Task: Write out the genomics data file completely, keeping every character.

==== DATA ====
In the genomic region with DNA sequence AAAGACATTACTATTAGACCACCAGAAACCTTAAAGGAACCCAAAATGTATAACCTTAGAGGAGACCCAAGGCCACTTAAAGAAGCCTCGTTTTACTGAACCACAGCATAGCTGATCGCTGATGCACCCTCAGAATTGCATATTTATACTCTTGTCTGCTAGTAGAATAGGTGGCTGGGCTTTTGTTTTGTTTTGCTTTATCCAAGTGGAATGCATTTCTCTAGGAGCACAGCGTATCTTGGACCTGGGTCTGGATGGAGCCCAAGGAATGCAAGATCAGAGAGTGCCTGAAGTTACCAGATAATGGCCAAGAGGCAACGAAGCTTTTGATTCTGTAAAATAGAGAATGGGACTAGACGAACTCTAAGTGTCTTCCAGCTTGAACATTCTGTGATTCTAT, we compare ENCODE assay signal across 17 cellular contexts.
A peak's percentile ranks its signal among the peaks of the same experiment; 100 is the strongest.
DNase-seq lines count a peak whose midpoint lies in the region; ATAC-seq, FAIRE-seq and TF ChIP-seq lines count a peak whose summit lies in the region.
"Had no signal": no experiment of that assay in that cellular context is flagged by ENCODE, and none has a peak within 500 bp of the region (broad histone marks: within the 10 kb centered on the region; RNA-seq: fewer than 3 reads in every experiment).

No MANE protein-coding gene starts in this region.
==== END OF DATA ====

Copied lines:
In the genomic region with DNA sequence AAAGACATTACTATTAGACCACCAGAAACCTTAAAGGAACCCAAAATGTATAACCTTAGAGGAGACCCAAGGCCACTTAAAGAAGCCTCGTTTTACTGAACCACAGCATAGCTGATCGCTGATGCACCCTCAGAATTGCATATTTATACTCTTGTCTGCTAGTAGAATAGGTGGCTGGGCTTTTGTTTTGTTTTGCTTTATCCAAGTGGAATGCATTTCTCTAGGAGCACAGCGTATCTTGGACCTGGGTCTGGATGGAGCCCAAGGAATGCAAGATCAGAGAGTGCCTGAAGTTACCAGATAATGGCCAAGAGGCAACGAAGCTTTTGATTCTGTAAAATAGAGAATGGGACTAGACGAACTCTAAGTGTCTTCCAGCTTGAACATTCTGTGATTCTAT, we compare ENCODE assay signal across 17 cellular contexts.
A peak's percentile ranks its signal among the peaks of the same experiment; 100 is the strongest.
DNase-seq lines count a peak whose midpoint lies in the region; ATAC-seq, FAIRE-seq and TF ChIP-seq lines count a peak whose summit lies in the region.
"Had no signal": no experiment of that assay in that cellular context is flagged by ENCODE, and none has a peak within 500 bp of the region (broad histone marks: within the 10 kb centered on the region; RNA-seq: fewer than 3 reads in every experiment).

No MANE protein-coding gene starts in this region.